Here’s how quick-serve employees can serve customers more efficiently.

As restaurant operations and traffic continue to recover from the shockwave of COVID-19, it’s clear that many of the new habits consumers picked up over the last few years are here to stay. In March 2023, Revenue Management Solutions found that 70 percent of consumers order takeout at least once a week. In fact, takeout is now the preferred channel for ordering from restaurants—according to the report, it outpaces both dine-in and delivery.

“It’s more important than ever for people to get their food as quickly and conveniently as possible,” says Ross Merkling, key account business manager at ASSA ABLOY. “If someone can place an order in a few seconds on an app, they’re not going to want to sit and wait to pick it up for an extended period of time.”

At the same time, however, many quick-service restaurants continue to see labor shortages as open positions go unfilled. Efficiency—especially in the drive-thru—is sensitive to a number of factors, but a short staff makes operations much more complex. “It’s a two-pronged attack, right? It’s not just a matter of getting cars through the drive thru,” says Jose Gonzalez, key account business development manager at ASSA ABLOY. “You have to have the infrastructure that supports the preparation of the food, and then you have to facilitate the transactional piece of the equation occurring as seamlessly as possible.”

ASSA ABLOY, a global company that creates access solutions for a wide variety of industries, recently introduced a new express door specifically designed for the unique challenges quick-service restaurants face at the end of this process that Gonzalez describes. The SL500 Express door series allows employees to step outside and bring orders directly to customers’ cars, maximizing throughput and ensuring the customer’s final touchpoint is delightful and efficient.

“Let’s say that a car in the line only wanted drinks. Let’s get them their drinks and they can go on their way,” Merkling says. “These doors allow for improved speed of service, as well as more of a human interaction when it comes to picking up food. The door can be opened up like a regular sliding door, and employees can walk out and actually interact with the customers and bring a more personalized experience.”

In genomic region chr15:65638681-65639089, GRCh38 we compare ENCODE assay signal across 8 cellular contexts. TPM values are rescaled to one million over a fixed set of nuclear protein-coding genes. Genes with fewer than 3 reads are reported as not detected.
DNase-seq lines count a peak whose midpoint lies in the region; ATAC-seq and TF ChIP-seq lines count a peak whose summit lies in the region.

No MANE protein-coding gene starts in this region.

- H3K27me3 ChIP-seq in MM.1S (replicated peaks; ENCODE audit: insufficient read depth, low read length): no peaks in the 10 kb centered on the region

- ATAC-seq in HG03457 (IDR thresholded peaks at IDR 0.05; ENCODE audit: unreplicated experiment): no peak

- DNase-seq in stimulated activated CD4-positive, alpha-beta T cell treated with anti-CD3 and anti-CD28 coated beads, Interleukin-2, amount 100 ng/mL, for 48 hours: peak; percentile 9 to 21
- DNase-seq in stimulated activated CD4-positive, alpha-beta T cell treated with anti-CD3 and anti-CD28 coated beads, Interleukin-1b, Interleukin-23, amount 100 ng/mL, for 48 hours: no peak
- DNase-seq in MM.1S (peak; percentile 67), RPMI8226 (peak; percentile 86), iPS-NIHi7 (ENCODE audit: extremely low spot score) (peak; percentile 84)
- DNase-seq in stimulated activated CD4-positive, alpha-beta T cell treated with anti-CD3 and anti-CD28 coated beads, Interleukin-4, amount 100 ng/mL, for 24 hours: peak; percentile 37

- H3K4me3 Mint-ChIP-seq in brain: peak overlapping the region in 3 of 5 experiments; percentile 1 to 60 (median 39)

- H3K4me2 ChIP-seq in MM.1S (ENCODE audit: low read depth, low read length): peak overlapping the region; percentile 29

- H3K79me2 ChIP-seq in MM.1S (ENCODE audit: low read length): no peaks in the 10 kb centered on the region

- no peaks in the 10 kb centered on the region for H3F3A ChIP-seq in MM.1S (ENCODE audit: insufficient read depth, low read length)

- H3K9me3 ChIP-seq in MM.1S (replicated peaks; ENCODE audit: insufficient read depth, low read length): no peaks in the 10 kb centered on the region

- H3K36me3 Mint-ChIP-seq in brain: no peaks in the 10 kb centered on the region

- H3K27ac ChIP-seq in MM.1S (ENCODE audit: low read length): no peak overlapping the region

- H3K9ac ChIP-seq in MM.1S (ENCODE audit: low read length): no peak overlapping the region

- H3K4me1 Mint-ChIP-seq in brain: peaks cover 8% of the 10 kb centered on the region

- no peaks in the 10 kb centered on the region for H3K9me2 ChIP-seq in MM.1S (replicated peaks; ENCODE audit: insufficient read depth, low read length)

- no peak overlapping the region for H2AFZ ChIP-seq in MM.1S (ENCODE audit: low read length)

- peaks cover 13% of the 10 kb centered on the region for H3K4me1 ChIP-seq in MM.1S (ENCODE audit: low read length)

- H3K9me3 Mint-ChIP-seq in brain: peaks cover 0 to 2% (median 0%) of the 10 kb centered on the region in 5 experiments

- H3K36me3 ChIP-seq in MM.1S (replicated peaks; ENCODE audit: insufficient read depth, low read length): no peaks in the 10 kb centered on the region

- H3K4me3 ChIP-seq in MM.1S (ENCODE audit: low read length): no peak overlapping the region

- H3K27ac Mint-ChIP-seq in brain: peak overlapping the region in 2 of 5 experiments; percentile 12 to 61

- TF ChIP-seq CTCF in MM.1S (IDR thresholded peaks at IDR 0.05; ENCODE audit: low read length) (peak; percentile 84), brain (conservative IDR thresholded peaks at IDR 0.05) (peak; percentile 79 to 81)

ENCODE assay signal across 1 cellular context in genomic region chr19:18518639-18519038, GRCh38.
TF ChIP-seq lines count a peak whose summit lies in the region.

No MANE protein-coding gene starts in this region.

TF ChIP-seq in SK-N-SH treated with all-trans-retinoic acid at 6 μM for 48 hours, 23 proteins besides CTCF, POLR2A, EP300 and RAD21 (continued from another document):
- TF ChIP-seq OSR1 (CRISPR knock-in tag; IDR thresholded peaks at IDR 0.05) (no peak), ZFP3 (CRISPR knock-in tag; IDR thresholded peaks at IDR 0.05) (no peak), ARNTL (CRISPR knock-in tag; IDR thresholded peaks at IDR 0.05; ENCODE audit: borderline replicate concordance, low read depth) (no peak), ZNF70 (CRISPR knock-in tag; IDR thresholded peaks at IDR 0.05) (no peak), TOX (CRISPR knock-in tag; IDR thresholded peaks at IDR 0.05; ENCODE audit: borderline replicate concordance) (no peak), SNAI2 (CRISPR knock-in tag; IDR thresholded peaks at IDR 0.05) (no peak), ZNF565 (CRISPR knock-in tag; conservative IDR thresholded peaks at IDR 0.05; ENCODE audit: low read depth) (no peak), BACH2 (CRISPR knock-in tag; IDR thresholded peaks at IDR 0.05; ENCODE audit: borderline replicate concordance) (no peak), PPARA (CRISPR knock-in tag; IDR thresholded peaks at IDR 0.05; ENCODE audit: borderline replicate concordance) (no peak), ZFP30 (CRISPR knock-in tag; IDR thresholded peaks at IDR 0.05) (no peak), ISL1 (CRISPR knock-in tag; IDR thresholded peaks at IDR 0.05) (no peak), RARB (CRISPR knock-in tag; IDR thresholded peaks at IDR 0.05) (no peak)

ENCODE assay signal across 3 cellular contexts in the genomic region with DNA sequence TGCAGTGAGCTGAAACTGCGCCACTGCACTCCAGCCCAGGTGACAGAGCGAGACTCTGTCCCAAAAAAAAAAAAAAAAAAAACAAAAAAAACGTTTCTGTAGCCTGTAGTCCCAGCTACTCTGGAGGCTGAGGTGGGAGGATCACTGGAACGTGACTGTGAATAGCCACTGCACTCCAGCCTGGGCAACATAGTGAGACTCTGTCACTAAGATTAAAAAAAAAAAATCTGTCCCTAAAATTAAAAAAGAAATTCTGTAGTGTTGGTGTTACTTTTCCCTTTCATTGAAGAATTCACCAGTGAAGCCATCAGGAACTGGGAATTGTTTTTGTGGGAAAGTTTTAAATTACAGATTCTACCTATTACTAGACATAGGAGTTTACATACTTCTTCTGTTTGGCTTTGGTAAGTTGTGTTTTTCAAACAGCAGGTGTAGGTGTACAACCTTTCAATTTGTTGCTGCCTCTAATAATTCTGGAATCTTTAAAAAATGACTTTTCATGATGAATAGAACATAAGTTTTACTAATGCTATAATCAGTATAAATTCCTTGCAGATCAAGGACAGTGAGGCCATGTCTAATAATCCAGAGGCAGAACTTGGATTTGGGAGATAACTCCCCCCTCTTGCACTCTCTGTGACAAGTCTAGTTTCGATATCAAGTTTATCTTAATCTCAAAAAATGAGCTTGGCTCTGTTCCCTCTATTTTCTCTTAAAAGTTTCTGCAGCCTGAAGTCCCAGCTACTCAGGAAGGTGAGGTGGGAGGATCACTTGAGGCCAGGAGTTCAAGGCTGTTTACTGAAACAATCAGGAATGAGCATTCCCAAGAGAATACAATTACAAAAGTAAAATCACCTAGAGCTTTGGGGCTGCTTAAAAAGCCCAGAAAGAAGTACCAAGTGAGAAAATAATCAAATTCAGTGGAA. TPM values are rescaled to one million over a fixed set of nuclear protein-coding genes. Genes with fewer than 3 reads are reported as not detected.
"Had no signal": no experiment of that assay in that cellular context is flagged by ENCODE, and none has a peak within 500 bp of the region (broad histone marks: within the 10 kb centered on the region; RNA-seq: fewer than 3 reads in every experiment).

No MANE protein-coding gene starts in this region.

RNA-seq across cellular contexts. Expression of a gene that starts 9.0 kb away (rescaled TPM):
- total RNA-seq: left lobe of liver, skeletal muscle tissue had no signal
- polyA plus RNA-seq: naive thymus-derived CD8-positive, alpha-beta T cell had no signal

At the same time, the SL500 Express door series also maintains a secure perimeter. The top portion can be used as a simple window during slower periods—and to help ensure employee safety, there is no exterior locking component. “All the manual lockdowns for the night mode are on the interior side, so there’s no possibility of tampering with it to facilitate a break-in,” Gonzalez says.

The doors were specifically designed to address many of the consistent issues quick-service restaurants have encountered with other automatic doors. “There’s a lot of activity that’s occurring in that food preparation area, so any type of motion sensor activation creates havoc where the door would never technically close,” Gonzalez says. “We designed new sensor technology that uses a very close presence and activation capability. It’s a gigantic game-changer. We’ve also introduced a self-cleaning maintenance-free floor design assembly, significantly improving the functionality for quick-service restaurants. If fries, straws, lids, or similar debris get into the floor track, they won’t prevent the door from functioning properly.”

ASSA ABLOY’s SL500 Express door series is offered as a sliding door and as swing doors. According to Merkling, some larger brands have found their locations with these doors are able to serve around 200 orders per hour. “It’s shifting how the drive thru works, but there’s a lot of value in it,” Merkling says. “It’s well worth a pilot program for customers to experience it and to see what the ROI truly is.”

To learn more, visit ASSA ABLOY’s website.

By Kara Phelps

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